The norovirus is a very common cause of gastrointestinal disorders. Typical of a Norovirus infection are symptoms such as diarrhea, nausea, and vomiting when the digestive tract unbalanced and paralyzed by the effects of the virus.
The pathogen is distributed worldwide. Scientists first characterized the causative agent of the calicivirus family in 1972. Previously, norovirus was also called Norwalk-like virus. Human is the only host of this virus. Norovirus infections can occur throughout the year, but more common in the cool months of October through March.(1)
What Is The Prognosis For Norovirus Infection?
Infection with the norovirus is usually violent and short. The symptoms usually last for one to three days. If no complications occur and the fluid and electrolyte balance is well maintained, norovirus usually heals without any problem.
Children under the age of six should not visit a community facility (such as kindergarten) within two days after the (suspected) norovirus infection has resolved. Care must be taken to ensure hygiene.
Especially in people who are older or have weakened immunity by other diseases (such as HIV), the course of the norovirus and the duration of the symptoms can be more serious. This often also applies to infants and toddlers. These patients may require treatment in the hospital. This is especially true when there is severe loss of fluids and electrolytes in the form of feces and vomits. This may cause a risk of internal organs getting damaged. Only in extremely rare cases, norovirus infection may lead to death.(5)
Norovirus Triggers Gastrointestinal Flu
The norovirus triggers the majority of diarrheal diseases that are not caused by bacteria. In children, it is responsible for around 30% of gastrointestinal inflammation (gastroenteritis), and in adults for up to 50%.
An infection with Norovirus is subject to a proper diagnosis. The norovirus particularly infects children under the age of five and people over the age of 70. It can cause havoc in community facilities (day-care centers, kindergartens, schools) as well as nursing homes, with outright Norovirus outbreaks.
You can only prevent infection by thorough hygiene measures because there is no vaccination against this highly contagious virus.(1)(2)
The norovirus incubation period is the period between the norovirus infection and the onset of symptoms. It varies slightly from person to person. In most patients, the first symptoms appear just a few hours after being infected. In others, a day or two passes between infection and the onset of the disease. Overall, the norovirus incubation period can be six to 50 hours.(3)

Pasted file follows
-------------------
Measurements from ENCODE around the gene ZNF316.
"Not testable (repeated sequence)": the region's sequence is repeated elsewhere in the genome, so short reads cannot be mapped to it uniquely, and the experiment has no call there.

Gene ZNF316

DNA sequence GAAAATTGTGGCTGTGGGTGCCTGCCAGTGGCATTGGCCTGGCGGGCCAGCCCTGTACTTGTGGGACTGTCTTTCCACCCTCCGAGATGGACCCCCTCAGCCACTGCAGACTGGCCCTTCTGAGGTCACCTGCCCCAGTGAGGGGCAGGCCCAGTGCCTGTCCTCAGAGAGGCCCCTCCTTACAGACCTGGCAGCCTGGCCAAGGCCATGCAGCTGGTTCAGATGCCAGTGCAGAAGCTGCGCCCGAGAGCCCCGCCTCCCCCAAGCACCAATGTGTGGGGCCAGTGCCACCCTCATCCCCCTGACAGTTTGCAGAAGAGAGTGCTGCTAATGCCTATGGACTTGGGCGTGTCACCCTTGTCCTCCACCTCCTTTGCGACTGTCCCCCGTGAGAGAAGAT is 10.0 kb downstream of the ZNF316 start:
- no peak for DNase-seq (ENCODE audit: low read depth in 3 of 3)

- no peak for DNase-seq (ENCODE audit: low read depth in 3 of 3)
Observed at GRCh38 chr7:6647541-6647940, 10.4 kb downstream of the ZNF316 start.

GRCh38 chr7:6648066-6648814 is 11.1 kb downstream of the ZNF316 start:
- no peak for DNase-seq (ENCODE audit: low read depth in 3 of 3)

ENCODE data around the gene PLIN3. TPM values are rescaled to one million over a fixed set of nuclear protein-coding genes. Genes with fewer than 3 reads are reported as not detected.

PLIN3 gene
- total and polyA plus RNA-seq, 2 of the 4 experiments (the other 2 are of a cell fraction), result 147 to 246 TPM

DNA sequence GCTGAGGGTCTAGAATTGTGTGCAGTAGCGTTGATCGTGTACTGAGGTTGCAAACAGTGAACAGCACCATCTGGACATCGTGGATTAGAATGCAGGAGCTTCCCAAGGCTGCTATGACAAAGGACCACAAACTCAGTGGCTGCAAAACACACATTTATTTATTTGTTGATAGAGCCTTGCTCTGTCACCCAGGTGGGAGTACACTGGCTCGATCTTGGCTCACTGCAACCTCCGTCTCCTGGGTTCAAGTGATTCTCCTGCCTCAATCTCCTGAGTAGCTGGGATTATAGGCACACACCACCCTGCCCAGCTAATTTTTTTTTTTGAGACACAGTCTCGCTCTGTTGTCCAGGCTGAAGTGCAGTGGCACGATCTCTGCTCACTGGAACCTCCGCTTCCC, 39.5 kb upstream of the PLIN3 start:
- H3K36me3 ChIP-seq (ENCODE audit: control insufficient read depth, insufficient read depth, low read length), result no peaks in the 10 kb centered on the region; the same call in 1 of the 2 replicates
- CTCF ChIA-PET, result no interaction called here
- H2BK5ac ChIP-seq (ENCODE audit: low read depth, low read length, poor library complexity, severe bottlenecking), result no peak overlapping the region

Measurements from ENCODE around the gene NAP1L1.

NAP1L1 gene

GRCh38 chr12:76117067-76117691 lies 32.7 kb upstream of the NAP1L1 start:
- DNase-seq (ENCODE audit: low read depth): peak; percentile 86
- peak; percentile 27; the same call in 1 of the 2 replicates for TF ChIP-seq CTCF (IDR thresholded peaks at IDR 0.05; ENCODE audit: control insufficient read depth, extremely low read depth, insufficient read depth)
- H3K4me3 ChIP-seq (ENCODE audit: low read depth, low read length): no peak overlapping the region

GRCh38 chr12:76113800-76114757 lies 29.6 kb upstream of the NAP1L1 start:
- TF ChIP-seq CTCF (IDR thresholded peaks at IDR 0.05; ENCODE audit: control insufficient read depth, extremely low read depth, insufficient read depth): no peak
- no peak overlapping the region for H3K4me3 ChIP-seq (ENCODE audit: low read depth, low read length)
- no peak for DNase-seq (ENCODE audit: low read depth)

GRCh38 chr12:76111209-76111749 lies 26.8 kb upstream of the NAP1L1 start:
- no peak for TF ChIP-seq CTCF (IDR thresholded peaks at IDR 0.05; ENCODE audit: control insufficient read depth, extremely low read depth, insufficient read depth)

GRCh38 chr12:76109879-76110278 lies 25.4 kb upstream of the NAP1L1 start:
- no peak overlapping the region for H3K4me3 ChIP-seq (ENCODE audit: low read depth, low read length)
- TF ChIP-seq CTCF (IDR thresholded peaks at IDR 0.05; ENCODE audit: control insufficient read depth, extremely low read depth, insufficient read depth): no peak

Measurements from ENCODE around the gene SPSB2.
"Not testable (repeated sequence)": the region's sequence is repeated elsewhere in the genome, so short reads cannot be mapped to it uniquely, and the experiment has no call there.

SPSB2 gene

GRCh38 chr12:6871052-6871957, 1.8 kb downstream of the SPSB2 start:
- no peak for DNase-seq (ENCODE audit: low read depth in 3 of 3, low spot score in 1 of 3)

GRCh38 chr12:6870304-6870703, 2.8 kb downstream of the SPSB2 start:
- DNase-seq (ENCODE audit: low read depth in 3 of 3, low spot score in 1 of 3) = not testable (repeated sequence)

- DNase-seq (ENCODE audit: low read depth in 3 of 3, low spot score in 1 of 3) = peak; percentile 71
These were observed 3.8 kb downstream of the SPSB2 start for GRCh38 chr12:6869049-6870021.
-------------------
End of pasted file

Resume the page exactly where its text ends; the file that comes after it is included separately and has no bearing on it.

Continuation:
Symptoms Set In Quickly
The first signs of norovirus infection are usually quick after infection. The following symptoms often appear just a few hours after being infected:
- A pronounced feeling of sickness, lassitude, and fatigue
- Mild fever in some cases (usually the norovirus causes no fever)
- Muscle pain and body aches
- Nausea and gushy, violent vomiting
- Severe diarrhea (the stool smell of norovirus infection is often acrid, sometimes bloody mucus is visible)
- Stomach pain
There are severe, mild, and even asymptomatic courses of norovirus infection. Some people experience norovirus infection without vomiting and only have diarrhea. Conversely, some patients vomit only and the disease progresses without diarrhea. Rarely, patients experience norovirus infection without any symptoms.(4)
Treatment To Relieve The Symptoms
There is no specific norovirus treatment that targets the root of the cause – the virus. Targeted medicines for norovirus do not exist (anti-viral drugs against norovirus). Incidentally, antibiotics cannot do anything against noroviruses because they only work against bacteria. Thus, doctors can only alleviate the unpleasant symptoms that accompany the norovirus infection. Otherwise, the body has to deal with the virus alone and you will get rid of the virus through the immune system.(5)
Course Of Infection
The course of a norovirus infection can be summarized as:
- The infection course is brief and violent. How long an infection with norovirus will last depends on the patient and vary from individual to individual.
- Most of the symptoms gradually fade after a period of one to two days. A high risk of infection exists even if the symptoms have disappeared (for up to 14 days, patients still excrete norovirus) and may infect others.
- Long-term consequences are not to be expected with a norovirus infection. Once the fluid and the electrolyte balance is back, the patients start feeling better.
- Robilotti E, Deresinski S, Pinsky BA. Norovirus. Clinical microbiology reviews. 2015;28(1):134-164.
- Hardstaff JL, Clough HE, Lutje V, et al. Foodborne and food-handler norovirus outbreaks: a systematic review. Foodborne pathogens and disease. 2018;15(10):589-597.
- Pringle K, Lopman B, Vega E, Vinje J, Parashar UD, Hall AJ. Noroviruses: epidemiology, immunity and prospects for prevention. Future microbiology. 2015;10(1):53-67.
- Weinberg GA. Outbreak Epidemiology: One of Many New Frontiers of Norovirus Biology. Oxford University Press US; 2018.
- Cardemil CV, Parashar UD, Hall AJ. Norovirus infection in older adults: epidemiology, risk factors, and opportunities for prevention and control. Infectious Disease Clinics. 2017;31(4):839-870.
- Coping Methods For Norovirus Infection
- What Are The First Symptoms Of Norovirus Infection & How Do You Test For It?
- What Is The Best Treatment For Norovirus Infection?
- What Leads To Norovirus Infection & Can It Be Cured?